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“Multivitamins Do Not Prevent Heart Disease or Strokes”

Jul 29, 2018

Currently, 53% of the population now takes a daily dietary supplement and, of these, multivitamins are the most widely used product of this $26 billion industry. About 31% of Americans use multivitamin and mineral supplements, according to 2011-2012 data from the National Health and Nutrition Examination Survey. Still, most experts seriously doubt the “claimed benefits” of these supplements and they have found the harmful potential of many of them, including multivitamins. Cases in point, new studies have linked heavy multivitamin use to fatal prostate cancer, increased breast tissue density (associated with breast cancer), and increased allergies and asthma in children. Cancer experts say multivitamins are far less effective than a good diet, exercise and not smoking, each of which can lower cancer risk by 20% to 30%. A new 2018 study, published in Circulation: Cardiovascular Quality and Outcomes, states that taking multivitamin and mineral supplements don’t prevent heart attacks, strokes, or cardiovascular death. Experts reviewed results from 18 prospective cohort studies and randomized controlled trials, which involved a total of more than 2 million participants with an average of 12 years of follow-up.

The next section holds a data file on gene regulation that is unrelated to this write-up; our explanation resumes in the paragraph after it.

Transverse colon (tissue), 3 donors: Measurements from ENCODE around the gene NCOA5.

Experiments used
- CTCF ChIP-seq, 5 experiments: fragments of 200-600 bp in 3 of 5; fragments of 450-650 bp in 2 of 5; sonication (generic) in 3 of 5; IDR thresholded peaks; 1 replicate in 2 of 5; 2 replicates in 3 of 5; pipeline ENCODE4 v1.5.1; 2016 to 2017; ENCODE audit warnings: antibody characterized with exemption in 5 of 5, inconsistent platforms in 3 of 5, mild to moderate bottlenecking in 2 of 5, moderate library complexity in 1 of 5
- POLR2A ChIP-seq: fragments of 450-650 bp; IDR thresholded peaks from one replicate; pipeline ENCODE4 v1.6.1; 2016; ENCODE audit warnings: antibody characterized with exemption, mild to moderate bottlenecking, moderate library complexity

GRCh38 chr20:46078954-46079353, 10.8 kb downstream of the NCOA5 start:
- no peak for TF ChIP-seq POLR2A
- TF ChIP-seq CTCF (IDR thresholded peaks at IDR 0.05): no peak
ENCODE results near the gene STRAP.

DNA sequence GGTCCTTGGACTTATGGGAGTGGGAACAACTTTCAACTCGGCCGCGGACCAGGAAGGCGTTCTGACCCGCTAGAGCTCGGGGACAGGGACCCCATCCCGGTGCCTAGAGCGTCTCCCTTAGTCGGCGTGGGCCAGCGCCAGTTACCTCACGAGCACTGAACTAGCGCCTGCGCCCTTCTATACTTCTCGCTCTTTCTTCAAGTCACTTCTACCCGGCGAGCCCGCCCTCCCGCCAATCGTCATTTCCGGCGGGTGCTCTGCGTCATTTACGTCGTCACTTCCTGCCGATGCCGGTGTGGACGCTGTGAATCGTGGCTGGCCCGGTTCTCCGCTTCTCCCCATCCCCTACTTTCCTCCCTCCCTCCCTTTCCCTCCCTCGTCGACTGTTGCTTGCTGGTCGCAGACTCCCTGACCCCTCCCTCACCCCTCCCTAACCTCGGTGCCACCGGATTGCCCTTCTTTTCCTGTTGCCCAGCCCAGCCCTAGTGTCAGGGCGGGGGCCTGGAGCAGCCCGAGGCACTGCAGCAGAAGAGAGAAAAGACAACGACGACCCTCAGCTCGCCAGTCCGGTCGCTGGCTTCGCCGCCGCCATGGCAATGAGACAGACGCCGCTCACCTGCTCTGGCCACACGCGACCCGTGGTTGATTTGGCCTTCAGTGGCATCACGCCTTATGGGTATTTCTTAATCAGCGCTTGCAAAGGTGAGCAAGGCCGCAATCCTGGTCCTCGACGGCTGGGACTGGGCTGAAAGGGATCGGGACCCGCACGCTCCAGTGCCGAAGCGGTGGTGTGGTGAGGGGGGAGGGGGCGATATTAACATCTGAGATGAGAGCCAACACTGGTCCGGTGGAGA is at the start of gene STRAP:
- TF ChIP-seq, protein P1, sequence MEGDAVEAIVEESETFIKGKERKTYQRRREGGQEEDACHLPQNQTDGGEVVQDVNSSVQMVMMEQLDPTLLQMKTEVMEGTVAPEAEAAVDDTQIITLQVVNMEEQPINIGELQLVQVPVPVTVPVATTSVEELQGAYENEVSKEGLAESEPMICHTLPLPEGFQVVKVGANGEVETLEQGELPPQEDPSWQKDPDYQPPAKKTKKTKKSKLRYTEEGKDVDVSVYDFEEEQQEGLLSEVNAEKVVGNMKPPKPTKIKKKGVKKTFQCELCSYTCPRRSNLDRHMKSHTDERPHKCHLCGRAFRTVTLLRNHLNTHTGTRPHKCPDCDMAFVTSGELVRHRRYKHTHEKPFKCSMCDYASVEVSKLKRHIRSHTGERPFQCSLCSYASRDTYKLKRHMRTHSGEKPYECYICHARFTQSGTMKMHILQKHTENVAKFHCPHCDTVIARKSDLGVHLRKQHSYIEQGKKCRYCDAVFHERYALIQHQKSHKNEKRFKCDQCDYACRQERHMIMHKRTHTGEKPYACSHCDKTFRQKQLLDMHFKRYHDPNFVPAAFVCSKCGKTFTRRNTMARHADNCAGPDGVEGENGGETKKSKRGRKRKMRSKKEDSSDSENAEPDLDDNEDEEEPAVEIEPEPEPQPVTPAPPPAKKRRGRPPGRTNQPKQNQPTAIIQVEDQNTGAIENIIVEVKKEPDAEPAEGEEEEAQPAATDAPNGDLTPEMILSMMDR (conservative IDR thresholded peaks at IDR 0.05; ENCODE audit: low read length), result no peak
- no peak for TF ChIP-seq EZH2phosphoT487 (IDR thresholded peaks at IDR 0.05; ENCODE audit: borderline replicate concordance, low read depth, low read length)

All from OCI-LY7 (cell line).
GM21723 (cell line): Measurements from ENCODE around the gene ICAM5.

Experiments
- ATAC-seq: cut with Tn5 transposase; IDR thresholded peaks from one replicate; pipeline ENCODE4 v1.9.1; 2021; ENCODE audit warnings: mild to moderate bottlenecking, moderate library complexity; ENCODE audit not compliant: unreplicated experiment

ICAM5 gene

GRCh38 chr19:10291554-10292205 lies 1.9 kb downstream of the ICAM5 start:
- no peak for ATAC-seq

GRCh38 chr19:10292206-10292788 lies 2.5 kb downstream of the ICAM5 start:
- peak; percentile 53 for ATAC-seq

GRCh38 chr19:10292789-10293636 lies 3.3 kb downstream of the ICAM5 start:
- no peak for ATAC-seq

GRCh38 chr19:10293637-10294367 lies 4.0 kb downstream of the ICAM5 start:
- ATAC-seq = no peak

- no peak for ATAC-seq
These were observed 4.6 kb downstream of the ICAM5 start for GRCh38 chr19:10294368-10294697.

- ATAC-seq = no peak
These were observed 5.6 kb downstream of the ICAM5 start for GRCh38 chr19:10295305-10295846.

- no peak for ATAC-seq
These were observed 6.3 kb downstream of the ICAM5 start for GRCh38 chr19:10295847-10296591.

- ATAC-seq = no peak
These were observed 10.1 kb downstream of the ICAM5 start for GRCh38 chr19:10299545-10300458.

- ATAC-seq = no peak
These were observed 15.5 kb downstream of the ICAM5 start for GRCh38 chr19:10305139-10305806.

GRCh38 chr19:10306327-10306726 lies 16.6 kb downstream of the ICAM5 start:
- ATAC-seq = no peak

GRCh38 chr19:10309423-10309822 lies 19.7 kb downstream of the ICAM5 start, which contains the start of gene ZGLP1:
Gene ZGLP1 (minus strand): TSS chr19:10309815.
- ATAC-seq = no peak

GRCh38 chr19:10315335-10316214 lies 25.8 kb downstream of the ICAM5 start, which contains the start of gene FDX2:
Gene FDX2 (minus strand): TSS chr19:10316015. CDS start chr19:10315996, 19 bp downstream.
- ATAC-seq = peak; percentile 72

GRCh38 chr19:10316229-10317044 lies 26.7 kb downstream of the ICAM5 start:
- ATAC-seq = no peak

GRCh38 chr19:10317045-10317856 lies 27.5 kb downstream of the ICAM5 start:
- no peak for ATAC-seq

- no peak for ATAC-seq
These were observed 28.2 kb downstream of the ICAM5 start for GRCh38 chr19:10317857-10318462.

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“Healthy Obesity – Is There Such a Thing ?” Metabolically

Jul 22, 2018

Metabolically healthy obesity (also known as “healthy obesity”) describes obesity not accompanied by metabolic health complications, such as diabetes, hypertension, or high cholesterol. There are heated debates about what “healthy” metabolically healthy obesity actually is, and whether it renders people more vulnerable to other health problems. In 2004, the Centers for Disease Control and Prevention scientists published a study suggesting obesity was responsible for 400,000 deaths a year, making it almost as deadly as smoking. But, it turned out to be a false alarm. The authors made methodological errors that skewed their number too high. Being “overweight,” but not obese, was not associated with an increased risk of death at all. Shockingly, in 2013, a meta-analysis study found that even when adjusting for smoking, age, and sex, overweight people—those with a body mass index of between 25 and 30—had a 6 percent lower risk of dying than normal-weight individuals. To the contrary, a 2018 study suggested that healthy obesity does, in fact, put certain people at a higher risk of cardiovascular disease. But, what about the risk of premature death? The researchers found that obesity alone, in the absence of hypertension, dyslipidemia (high cholesterol), and diabetes, is not associated with a heightened mortality risk.

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“World Fish Demand is Unsustainable”